By Amy Raudenbush and Suranga Basnagala et.al
Western bean cutworm (WBC) numbers for the week ending July 11 have increased to the point where scouting for egg masses is recommended in Fulton, Henry, Lorain and Lucas counties. Traps were monitored from July 5 – 11 and resulted in a statewide average of 3.9 average moths per trap, though higher in the counties noted; Figure 1).
Figure 1. Average Western bean cutworm adult per trap (in white) followed by total number of traps monitored in each county (in blue) for week ending July 11, 2021. Map developed by Suranga Basnagala, Ohio State University, using ArcGIS Pro.
We used growing degree day calculations to predict approximate percentage of adult WBC flight as of Sunday July 11th (Figure 2). At this time, the majority of counties in NW Ohio are seeing approximately 25% adult flight, whereas counties in central and NE Ohio remain at 10%. Once GDD numbers accumulate to 2704, approximately 50% of WBC flight will have occurred. For more information on calculating GDD and WBC please see the following article: https://cropwatch.unl.edu/2021/degree-days-prediction-western-bean-cutworm-flight
Figure 2. Growing degree day GDD accumulations from March 1, through July 11, 2021. Locations with red GDD accumulation numbers indicate approximately 25% Western bean cutworm (WBC) adult flight has occurred. Locations with blue GDD accumulation numbers have reached approximately 10% adult WBC flight. Map developed by Aaron Wilson, Ohio State University.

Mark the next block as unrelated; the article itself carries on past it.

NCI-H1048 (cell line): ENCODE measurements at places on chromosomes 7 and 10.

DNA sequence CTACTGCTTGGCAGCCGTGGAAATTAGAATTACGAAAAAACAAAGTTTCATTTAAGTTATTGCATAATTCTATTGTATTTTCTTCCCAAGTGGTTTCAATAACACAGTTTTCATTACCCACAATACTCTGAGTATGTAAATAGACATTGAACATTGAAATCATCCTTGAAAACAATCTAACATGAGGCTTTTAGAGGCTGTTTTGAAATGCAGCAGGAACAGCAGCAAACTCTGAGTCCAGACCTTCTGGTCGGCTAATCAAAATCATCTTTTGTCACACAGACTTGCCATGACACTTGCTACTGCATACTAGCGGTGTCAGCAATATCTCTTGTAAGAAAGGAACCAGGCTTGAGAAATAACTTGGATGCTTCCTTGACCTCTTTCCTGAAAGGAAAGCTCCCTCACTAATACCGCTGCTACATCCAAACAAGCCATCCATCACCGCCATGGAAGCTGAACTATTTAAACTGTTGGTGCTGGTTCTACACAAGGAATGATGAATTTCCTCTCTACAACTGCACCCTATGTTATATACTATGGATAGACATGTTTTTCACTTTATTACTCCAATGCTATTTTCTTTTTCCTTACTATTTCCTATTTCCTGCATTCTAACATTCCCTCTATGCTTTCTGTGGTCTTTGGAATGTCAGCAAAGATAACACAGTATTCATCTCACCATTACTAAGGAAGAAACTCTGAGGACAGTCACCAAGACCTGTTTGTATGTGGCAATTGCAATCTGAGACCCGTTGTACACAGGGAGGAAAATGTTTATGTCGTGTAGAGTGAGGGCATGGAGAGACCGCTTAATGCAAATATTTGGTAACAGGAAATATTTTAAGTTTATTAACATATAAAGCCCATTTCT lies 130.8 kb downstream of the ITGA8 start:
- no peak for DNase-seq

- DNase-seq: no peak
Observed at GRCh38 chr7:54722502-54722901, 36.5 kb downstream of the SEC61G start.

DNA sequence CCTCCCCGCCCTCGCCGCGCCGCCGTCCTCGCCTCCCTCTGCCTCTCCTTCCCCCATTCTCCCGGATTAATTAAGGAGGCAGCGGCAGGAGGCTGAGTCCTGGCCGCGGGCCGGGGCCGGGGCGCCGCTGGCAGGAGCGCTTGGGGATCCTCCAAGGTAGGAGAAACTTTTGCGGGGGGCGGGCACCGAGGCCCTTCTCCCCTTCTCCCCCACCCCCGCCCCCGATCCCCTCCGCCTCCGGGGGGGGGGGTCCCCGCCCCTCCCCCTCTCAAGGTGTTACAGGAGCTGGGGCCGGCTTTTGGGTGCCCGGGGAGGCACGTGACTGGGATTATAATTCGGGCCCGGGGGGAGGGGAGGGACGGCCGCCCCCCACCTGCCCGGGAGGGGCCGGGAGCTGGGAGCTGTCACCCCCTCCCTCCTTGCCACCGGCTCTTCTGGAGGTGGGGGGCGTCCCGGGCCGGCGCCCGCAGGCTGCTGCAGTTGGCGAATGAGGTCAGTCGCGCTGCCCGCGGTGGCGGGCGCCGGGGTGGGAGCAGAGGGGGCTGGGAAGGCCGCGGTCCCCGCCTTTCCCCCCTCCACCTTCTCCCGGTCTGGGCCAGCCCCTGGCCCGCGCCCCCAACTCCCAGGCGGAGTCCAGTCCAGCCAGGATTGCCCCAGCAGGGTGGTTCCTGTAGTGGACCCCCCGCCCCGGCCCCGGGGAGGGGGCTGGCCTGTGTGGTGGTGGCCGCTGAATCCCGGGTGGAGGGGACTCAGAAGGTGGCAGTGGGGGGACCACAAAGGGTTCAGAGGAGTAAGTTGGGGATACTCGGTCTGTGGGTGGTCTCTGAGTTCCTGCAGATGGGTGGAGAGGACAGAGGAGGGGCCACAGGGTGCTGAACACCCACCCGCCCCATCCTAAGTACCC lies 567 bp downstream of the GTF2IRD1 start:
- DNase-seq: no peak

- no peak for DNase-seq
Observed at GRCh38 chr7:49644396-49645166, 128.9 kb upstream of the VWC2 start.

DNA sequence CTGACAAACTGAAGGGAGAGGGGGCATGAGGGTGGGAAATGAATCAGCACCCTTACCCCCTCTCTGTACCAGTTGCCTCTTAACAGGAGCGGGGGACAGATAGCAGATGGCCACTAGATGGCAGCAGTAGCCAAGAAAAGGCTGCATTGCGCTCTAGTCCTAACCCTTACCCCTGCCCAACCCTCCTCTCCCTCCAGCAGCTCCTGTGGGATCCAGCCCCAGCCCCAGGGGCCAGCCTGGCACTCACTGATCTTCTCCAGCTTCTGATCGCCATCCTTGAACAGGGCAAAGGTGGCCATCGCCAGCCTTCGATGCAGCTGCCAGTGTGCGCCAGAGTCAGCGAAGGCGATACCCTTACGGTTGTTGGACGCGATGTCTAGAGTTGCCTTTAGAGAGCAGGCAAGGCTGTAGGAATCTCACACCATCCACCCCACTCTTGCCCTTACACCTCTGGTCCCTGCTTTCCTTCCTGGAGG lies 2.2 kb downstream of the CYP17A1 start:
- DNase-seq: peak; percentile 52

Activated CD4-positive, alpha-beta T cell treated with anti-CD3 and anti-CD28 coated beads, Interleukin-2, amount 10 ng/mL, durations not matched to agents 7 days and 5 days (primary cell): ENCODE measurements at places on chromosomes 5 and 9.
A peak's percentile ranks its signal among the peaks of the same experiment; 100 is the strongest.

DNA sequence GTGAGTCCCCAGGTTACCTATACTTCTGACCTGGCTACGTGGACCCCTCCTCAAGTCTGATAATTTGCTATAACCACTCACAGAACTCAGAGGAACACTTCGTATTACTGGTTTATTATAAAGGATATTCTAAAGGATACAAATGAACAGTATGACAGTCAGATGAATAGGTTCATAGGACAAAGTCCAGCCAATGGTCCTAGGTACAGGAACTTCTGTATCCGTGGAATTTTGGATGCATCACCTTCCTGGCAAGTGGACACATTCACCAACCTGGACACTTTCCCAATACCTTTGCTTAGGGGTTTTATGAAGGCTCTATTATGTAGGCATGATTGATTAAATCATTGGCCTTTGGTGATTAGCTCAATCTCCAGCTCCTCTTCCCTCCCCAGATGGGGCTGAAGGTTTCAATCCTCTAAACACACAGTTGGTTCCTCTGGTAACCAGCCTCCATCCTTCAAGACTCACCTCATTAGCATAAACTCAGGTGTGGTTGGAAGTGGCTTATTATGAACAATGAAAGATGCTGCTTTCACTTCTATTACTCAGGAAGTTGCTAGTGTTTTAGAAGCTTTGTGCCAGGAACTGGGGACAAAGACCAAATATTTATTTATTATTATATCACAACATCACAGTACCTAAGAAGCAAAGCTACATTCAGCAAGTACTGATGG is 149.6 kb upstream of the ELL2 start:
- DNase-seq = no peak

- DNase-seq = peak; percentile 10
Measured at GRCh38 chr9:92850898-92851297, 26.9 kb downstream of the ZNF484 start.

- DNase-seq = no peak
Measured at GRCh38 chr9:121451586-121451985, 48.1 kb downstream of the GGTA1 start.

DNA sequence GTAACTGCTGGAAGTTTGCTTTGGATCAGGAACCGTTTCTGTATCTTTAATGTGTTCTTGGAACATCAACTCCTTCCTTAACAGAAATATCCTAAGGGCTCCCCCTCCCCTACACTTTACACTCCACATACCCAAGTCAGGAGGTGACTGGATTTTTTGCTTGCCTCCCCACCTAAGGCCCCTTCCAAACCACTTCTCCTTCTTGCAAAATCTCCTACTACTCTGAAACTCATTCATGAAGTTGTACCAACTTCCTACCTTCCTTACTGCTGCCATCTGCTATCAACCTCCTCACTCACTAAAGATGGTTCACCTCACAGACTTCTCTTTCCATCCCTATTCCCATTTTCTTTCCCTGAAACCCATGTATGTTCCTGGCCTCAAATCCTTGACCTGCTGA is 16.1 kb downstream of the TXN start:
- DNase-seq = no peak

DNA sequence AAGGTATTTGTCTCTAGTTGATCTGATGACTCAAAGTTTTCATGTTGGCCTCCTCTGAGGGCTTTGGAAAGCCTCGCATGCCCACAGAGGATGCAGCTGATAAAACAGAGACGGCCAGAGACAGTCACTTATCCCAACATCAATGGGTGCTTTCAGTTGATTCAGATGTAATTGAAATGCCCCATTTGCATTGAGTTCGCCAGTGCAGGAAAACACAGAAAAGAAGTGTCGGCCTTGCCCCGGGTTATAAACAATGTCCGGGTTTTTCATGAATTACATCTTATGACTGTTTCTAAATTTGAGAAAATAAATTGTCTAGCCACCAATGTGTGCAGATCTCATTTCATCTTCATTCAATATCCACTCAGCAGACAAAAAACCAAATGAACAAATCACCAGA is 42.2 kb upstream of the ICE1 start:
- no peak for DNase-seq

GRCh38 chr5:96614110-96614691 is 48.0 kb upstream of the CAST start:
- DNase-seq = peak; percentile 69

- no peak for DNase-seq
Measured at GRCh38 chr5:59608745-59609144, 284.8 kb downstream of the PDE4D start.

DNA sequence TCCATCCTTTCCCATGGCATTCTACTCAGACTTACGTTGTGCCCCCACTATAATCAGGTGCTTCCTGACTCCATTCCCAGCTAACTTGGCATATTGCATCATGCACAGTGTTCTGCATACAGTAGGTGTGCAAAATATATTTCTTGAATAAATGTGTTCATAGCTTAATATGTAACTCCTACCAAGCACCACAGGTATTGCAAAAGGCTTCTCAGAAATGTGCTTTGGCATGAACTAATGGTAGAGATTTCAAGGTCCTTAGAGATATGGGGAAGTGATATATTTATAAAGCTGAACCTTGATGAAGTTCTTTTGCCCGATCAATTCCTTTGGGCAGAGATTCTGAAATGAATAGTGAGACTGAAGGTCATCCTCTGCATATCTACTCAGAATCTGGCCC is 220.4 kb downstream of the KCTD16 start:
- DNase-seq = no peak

Counties with adult WBC trap counts averaging 7 or more moths per week should begin scouting for WBC egg masses in corn fields that are pre-tassel approaching tassel. Freshly laid egg masses are white and turn a purplish color as they mature (Figure 3), close to hatch. To scout, randomly choose at least 20 consecutive plants in 5 locations within a field (a total of 100 plants per field). Inspect 3–4 leaves on the uppermost portion of the corn plant. It is very useful to look at leaves with the sun behind them – often the shadow of the egg mass will reveal it without having to examine the leaf closely. Field corn should be treated with a foliar treatment if more than 5 % of inspected plants have eggs or larvae. Sweet corn should be treated if more than 4 % of inspected plants have eggs or larvae (processing market), or 1 % of plants (fresh-market). For more scouting information, view our WBC scouting video https://aginsects.osu.edu/news/western-bean-cutworm-video
If the number of egg masses/larvae exceed the threshold mentioned above, foliar applications of insecticides are available, especially those containing a pyrethroid. Timing an insecticide application is critical and must happen before the caterpillar enters the ear, but after the eggs hatch. If the eggs have hatched, applications should be made after 95% of the field has tassels. If the eggs have not hatched, monitor the egg masses for the color change. Newly laid egg masses will be white but turn purple as they mature. Hatch will occur within 24–48 hours once eggs turn purple.
Figure 3. A) Western bean cutworm egg mass on upper leaves of corn plant. B) Close up of WBC egg mass, pencil for scale.Source : osu.edu